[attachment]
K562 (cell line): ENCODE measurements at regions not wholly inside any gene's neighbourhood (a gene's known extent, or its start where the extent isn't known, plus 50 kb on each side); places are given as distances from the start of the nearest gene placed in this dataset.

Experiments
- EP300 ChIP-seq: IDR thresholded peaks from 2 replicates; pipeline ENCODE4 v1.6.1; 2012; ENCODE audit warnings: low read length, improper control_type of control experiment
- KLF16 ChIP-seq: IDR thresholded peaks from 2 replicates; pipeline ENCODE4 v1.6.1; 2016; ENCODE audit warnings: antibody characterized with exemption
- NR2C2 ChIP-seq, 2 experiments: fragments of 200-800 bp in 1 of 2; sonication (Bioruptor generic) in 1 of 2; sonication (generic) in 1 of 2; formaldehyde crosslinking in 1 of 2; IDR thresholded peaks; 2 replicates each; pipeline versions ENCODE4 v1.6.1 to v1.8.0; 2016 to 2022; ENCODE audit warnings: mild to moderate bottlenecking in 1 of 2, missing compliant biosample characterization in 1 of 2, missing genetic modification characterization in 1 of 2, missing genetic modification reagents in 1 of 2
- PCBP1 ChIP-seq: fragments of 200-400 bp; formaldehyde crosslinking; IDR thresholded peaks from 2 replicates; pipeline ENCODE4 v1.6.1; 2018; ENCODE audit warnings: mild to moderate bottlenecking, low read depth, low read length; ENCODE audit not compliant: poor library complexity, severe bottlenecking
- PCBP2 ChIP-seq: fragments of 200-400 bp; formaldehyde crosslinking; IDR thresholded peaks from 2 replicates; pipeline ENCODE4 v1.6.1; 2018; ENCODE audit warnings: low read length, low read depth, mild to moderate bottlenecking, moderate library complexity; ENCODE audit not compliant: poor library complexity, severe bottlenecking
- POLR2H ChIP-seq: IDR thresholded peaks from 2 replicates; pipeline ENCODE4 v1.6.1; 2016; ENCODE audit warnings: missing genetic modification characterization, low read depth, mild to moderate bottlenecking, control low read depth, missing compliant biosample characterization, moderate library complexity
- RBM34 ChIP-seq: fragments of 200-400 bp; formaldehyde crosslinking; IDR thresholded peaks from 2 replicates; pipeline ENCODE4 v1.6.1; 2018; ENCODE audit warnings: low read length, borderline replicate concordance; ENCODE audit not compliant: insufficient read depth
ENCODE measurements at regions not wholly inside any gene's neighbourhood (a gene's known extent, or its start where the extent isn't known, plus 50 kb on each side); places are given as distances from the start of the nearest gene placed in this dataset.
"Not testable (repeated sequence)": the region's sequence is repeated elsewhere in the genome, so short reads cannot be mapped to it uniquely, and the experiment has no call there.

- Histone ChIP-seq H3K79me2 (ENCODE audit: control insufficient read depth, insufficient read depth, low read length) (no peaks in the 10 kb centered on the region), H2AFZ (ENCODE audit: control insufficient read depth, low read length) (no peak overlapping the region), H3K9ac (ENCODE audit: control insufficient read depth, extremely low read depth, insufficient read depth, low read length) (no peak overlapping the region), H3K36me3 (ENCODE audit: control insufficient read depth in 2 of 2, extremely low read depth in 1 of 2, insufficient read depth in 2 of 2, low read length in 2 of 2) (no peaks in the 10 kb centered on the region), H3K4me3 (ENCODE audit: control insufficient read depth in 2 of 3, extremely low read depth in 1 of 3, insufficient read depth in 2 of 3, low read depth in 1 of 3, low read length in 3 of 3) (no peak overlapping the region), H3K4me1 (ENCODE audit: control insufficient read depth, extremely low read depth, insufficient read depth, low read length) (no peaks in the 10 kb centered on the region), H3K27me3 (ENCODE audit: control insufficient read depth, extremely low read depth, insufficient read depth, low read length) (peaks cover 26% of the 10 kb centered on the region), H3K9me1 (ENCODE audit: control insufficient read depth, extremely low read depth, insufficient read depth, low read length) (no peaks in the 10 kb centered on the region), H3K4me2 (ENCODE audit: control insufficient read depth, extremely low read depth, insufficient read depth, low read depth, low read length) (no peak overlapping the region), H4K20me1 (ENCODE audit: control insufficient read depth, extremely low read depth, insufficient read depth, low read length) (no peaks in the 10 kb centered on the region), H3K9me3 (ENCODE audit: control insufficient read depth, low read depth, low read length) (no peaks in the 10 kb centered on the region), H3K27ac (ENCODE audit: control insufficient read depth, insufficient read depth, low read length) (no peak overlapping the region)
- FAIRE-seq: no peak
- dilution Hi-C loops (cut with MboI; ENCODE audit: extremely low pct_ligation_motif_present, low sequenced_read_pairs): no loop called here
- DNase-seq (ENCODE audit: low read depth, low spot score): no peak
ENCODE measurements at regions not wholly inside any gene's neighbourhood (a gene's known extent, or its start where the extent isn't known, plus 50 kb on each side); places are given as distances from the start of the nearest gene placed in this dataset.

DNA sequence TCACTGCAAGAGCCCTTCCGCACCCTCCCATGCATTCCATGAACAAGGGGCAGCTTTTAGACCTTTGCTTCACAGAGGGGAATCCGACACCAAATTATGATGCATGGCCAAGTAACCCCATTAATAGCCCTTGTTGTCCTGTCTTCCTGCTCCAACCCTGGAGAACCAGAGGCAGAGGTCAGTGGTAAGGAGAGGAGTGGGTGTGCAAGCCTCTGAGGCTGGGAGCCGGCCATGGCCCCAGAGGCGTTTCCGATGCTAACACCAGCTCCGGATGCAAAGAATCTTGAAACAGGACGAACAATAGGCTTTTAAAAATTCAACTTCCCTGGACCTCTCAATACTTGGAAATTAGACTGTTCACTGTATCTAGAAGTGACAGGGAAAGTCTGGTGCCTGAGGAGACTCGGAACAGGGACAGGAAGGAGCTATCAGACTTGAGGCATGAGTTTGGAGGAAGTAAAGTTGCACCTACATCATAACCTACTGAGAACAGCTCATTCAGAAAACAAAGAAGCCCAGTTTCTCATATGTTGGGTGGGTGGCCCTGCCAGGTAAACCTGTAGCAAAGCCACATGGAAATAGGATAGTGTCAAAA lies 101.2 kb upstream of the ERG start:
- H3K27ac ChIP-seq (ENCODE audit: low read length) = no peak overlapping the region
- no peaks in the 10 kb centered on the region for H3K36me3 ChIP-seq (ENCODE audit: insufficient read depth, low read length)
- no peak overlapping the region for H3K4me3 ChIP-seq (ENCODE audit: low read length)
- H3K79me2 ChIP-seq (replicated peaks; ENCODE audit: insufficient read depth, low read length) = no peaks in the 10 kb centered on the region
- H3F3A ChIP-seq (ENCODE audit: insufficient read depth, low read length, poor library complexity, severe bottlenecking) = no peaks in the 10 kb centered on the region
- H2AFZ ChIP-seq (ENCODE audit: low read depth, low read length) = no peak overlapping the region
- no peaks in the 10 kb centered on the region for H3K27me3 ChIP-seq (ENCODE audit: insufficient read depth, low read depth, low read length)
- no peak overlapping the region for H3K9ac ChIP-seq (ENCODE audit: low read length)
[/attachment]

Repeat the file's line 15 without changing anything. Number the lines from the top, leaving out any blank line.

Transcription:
- DNase-seq (ENCODE audit: low read depth, low spot score): no peak